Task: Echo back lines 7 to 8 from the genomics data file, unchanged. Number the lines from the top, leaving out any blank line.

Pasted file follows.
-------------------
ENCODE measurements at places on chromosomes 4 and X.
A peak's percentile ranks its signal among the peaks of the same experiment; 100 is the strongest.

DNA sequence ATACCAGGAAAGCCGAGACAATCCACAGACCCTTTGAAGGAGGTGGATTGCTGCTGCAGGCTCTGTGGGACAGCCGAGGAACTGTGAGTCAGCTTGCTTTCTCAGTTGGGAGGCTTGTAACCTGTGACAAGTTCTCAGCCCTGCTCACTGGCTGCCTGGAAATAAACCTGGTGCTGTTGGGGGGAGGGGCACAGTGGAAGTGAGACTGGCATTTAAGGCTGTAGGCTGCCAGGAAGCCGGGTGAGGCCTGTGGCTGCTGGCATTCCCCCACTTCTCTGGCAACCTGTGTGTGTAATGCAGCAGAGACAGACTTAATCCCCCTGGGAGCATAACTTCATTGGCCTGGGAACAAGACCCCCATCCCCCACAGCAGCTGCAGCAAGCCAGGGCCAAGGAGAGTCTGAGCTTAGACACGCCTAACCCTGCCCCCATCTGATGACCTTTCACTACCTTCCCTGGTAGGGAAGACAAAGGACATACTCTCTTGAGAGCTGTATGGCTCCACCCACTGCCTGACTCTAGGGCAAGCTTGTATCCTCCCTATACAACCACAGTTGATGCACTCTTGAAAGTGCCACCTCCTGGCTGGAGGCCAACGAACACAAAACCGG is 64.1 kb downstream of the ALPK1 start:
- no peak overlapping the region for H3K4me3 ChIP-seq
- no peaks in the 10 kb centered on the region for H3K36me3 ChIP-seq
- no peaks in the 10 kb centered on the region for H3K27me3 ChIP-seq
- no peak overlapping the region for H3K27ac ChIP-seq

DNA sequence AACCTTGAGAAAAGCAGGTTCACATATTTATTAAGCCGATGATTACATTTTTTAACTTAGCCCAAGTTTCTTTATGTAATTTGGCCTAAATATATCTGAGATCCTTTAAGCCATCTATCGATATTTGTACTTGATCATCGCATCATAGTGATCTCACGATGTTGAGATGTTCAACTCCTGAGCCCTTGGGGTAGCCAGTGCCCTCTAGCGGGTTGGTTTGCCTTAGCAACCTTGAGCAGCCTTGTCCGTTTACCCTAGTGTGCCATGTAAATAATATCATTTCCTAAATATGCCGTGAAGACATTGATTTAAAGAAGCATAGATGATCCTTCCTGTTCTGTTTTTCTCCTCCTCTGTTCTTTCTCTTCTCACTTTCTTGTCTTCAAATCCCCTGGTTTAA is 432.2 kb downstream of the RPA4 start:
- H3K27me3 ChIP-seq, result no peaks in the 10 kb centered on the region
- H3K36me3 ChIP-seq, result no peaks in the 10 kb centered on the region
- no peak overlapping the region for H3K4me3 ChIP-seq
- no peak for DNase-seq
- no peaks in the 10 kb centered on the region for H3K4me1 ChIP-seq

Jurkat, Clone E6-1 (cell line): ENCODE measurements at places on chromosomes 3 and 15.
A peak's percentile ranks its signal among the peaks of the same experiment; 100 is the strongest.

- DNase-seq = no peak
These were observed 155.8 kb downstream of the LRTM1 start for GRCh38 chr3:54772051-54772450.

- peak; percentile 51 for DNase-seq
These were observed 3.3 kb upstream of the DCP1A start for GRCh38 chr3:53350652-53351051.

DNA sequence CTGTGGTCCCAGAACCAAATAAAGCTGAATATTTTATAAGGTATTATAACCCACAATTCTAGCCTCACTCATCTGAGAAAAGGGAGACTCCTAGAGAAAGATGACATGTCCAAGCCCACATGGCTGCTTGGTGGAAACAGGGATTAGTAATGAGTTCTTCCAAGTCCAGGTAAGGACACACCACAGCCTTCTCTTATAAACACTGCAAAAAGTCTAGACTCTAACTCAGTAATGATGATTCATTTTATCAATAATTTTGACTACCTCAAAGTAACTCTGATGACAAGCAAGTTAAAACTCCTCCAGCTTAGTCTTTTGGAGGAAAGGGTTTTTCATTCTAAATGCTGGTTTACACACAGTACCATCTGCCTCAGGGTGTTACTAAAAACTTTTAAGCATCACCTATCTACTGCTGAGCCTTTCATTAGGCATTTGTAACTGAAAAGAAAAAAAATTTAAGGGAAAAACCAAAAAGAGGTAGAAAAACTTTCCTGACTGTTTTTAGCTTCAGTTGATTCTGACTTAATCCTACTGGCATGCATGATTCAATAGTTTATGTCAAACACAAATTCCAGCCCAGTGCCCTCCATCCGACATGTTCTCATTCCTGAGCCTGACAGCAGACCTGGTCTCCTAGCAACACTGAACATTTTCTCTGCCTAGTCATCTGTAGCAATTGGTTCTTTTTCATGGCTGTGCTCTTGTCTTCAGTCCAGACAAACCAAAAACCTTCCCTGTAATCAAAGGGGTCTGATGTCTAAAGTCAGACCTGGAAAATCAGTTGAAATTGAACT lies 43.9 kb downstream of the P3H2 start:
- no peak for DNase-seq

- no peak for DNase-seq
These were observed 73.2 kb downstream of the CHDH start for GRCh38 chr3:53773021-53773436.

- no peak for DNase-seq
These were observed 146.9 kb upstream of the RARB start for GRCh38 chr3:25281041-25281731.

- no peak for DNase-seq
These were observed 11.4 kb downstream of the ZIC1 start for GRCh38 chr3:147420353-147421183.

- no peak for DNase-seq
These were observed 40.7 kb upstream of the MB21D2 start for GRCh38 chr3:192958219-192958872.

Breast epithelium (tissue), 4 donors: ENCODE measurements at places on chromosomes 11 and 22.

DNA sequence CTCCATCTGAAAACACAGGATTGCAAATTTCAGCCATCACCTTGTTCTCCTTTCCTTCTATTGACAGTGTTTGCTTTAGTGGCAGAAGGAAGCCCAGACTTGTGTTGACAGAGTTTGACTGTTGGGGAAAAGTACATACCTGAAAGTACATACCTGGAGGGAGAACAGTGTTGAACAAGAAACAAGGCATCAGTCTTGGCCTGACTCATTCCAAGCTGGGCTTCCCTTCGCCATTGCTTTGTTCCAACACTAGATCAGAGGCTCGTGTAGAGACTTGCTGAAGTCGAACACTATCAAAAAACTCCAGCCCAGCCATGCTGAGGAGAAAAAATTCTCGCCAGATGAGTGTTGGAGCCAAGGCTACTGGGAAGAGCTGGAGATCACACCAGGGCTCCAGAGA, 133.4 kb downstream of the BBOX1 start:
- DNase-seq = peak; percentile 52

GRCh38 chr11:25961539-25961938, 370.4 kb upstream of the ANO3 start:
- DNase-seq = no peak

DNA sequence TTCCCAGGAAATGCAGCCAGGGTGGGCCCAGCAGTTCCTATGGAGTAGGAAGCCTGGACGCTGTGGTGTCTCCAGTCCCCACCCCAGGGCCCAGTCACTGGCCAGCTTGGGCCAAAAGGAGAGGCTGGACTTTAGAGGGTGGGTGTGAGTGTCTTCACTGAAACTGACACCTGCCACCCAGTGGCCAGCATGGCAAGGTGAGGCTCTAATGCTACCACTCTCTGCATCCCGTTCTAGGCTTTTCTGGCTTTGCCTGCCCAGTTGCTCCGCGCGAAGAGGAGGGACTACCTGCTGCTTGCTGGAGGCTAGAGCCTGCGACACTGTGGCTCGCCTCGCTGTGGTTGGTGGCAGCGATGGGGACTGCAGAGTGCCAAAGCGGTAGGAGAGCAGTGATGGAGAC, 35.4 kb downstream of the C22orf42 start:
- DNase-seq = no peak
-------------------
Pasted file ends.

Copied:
- no peak overlapping the region for H3K27ac ChIP-seq

DNA sequence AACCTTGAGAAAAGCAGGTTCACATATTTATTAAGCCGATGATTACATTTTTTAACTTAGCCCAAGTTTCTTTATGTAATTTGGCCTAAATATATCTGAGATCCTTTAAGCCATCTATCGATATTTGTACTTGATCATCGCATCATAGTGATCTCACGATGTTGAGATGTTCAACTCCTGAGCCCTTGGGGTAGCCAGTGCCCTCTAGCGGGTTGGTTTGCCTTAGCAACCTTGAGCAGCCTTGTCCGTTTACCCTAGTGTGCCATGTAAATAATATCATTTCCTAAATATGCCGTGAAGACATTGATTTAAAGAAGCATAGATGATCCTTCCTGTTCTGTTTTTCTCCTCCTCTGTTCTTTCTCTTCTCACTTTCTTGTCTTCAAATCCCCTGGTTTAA is 432.2 kb downstream of the RPA4 start: